Extreme water stress affects a quarter of the world's population, say experts
A quarter of the world's population across 17 countries are living in regions of extremely high water stress, a measure of the level of competition over water resources, a new report has revealed.
Experts at the World Resources Institute (WRI) warned that increasing water stress could lead to more “day zeroes” – a term that gained popularity in 2018 as Cape Town in South Africa came dangerously close to running out of water.
Qatar, Israel and Lebanon were ranked as the most water-stressed countries in the world, with Badghis in Afghanistan and Gaborone and Jwaneng in Botswana the world’s most water-stressed regions.
WRI said the data reveals a global water crisis that will require better information, planning and water management.
“Water matters,” said Betsy Otto, global director for water at WRI. “We’re currently facing a global water crisis. Our populations and economies are growing and demanding more water. But our supply is threatened by climate change, water waste and pollution.”
The global research organisation compared the water available to the amount withdrawn for homes, industries, irrigation and livestock.
In the 17 countries facing extremely high water stress, agriculture, industry, and municipalities were found to be using up to 80% of available surface and groundwater in an average year. When demand rivals supply, even small dry spells, which are set to increase because of the climate crisis, can produce dire consequences.
Twelve of the 17 high-risk countries were in the Middle East and North Africa.
The level of water stress in India, a country of more than 1.3 billion people, was striking, experts noted. India ranked 13th in the report.
In July, taps in the southern city of Chennai ran dry and satellite photographs showing an empty lake in the city went viral on social media.
“The recent water crisis in Chennai gained global attention, but various areas in India are experiencing chronic water stress as well,” said Shashi Shekhar, former secretary of India’s ministry of water resources, and senior WRI fellow.
Although the US did not have high levels of water stress overall, a handful of states – including New Mexico and California – were found to be facing significant strains on their water supplies that will only intensify with global heating.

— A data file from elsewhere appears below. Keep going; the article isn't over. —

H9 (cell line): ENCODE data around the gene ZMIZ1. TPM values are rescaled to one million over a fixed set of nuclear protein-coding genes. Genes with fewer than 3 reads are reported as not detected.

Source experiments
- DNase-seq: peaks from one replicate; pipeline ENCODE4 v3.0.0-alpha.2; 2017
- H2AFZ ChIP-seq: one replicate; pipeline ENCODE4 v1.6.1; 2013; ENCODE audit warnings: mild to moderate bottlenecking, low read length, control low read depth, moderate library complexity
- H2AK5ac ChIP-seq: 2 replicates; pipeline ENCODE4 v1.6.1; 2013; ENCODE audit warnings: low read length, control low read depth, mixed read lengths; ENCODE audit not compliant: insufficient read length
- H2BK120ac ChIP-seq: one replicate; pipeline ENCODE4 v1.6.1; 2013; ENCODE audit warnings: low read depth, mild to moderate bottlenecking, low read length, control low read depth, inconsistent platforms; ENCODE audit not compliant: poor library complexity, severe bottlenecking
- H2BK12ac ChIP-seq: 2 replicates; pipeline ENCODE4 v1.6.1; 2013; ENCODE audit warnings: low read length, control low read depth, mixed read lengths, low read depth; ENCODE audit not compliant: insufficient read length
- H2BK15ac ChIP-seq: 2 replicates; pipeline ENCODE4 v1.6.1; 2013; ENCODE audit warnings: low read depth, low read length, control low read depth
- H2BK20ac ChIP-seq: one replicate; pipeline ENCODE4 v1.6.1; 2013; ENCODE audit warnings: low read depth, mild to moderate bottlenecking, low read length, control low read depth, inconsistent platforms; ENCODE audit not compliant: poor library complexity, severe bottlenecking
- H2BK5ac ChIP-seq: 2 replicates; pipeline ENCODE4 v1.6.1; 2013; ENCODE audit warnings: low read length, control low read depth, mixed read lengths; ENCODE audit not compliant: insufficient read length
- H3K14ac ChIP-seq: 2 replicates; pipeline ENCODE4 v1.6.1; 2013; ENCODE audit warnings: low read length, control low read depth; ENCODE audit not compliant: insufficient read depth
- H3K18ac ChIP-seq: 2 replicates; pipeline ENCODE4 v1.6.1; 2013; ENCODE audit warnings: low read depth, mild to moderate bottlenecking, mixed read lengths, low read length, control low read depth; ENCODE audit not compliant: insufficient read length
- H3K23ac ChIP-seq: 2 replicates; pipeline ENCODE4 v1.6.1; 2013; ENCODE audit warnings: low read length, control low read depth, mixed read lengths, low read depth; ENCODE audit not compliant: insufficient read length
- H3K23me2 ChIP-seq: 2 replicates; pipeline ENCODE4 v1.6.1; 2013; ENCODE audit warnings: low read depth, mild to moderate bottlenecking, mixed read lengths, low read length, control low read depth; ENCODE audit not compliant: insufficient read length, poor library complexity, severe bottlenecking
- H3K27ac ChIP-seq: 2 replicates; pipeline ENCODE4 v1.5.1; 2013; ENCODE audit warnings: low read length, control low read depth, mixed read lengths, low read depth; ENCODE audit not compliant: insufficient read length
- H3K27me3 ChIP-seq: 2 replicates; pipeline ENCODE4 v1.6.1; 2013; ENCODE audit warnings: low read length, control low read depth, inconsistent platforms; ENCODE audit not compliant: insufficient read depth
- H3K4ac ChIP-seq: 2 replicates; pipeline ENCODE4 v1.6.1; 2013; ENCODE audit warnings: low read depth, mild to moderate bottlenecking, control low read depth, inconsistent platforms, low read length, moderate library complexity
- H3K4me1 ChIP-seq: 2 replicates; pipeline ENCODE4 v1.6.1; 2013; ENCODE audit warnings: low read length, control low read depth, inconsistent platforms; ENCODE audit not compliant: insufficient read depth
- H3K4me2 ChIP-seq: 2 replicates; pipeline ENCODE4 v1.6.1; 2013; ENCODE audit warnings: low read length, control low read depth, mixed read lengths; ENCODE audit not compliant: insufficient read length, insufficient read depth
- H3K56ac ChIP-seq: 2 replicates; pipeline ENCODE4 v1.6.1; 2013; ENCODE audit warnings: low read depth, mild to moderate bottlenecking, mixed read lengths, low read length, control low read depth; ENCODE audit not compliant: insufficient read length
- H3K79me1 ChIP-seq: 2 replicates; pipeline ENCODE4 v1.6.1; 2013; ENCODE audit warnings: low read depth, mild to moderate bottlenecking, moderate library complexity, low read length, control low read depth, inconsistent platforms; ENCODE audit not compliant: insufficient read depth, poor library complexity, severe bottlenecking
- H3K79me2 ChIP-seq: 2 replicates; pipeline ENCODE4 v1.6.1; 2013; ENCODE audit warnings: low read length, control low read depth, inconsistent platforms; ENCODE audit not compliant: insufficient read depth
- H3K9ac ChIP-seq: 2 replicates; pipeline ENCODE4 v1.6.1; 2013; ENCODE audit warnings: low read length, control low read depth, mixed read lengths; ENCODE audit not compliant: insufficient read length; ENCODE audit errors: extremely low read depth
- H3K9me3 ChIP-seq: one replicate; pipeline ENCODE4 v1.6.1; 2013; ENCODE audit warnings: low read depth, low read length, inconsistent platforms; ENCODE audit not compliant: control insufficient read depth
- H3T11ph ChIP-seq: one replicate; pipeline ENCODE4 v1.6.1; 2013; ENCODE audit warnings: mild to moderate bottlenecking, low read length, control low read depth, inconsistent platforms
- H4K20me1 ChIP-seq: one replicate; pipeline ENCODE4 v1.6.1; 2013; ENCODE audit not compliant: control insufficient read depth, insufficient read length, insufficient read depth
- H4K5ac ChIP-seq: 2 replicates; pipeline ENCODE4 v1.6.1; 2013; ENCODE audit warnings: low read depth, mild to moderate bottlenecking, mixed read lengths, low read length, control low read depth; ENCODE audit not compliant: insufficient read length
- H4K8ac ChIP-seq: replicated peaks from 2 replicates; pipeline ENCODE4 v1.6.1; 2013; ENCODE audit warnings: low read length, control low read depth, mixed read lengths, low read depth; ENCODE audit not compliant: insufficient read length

New Mexico was found to have “extremely high” pressure on water availability. The state’s score is on par with the United Arab Emirates and Eritrea.
In 2012, two-thirds of the US experienced drought, said Brad Rippey, a meteorologist for the Agriculture Department.
California, which experienced a drought in 2011 that did not subside until a couple of years ago, is expected to see huge population growth, while facing temperatures up to five degrees warmer and rising sea levels, said Joaquin Esquivel, chair of the California Water Resources Control Board.
World Bank research has emphasised that “while the consequences of drought are often invisible, they are significant and cause ‘misery in slow motion”.
The report paints a worrying image of water risk and warns of other social and political problems attached to water shortages.
Around the world, stress on water supplies can exacerbate conflict and migration, threaten food supplies and pose risks for water-dependent industries, including mining and manufacturing, WRI notes.
“The picture is alarming in many places around the globe, but it’s very important to note that water stress is not destiny. What we can’t afford to do any longer is pretend that the situation will resolve itself,” said Otto.
“With respect to climate change we know that in many places what we’re going to be seeing is more erratic, more unpredictable hydrology, precipitation. Either too much or too little, often in the same places.”
Emily Holden and Vidhi Doshi
This article first appeared on the Guardian
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